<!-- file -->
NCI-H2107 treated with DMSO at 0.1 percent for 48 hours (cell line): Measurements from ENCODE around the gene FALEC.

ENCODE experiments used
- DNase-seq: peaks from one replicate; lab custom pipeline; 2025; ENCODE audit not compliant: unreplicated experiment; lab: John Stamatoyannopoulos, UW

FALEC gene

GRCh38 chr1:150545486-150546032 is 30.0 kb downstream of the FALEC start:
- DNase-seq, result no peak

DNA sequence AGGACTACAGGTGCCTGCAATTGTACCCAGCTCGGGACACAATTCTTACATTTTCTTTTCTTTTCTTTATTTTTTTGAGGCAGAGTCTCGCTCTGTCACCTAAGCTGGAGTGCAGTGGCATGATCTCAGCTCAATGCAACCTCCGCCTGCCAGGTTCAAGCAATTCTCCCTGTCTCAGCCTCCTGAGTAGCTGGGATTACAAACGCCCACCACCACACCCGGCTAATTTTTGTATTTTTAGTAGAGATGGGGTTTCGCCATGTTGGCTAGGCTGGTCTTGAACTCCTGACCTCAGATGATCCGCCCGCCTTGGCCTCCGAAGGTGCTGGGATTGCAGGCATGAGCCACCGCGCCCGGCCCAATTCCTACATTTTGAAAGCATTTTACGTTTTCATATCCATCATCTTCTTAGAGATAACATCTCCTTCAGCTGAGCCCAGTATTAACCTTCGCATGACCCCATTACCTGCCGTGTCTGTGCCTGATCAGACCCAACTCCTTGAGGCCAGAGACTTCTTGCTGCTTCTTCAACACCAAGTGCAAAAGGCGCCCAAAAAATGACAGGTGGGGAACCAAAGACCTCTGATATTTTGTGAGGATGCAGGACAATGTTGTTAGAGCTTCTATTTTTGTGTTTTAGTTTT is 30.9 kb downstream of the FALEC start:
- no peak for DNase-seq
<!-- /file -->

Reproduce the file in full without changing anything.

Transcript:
NCI-H2107 treated with DMSO at 0.1 percent for 48 hours (cell line): Measurements from ENCODE around the gene FALEC.

ENCODE experiments used
- DNase-seq: peaks from one replicate; lab custom pipeline; 2025; ENCODE audit not compliant: unreplicated experiment; lab: John Stamatoyannopoulos, UW

FALEC gene

GRCh38 chr1:150545486-150546032 is 30.0 kb downstream of the FALEC start:
- DNase-seq, result no peak

DNA sequence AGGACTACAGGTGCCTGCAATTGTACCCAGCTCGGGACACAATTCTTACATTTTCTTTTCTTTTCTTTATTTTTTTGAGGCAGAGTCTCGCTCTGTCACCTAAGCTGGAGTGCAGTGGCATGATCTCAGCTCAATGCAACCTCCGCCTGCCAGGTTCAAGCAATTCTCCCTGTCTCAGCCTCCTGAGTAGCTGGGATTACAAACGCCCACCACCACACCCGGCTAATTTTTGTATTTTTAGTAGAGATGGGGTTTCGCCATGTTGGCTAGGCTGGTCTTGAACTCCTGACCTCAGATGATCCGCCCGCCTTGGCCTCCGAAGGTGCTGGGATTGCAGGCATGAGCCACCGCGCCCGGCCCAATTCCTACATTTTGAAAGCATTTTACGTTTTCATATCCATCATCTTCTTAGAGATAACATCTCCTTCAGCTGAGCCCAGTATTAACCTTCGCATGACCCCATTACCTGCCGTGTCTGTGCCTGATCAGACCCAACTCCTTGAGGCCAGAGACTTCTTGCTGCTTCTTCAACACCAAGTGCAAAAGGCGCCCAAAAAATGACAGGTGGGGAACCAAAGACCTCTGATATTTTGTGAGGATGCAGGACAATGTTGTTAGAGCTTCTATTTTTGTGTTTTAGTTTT is 30.9 kb downstream of the FALEC start:
- no peak for DNase-seq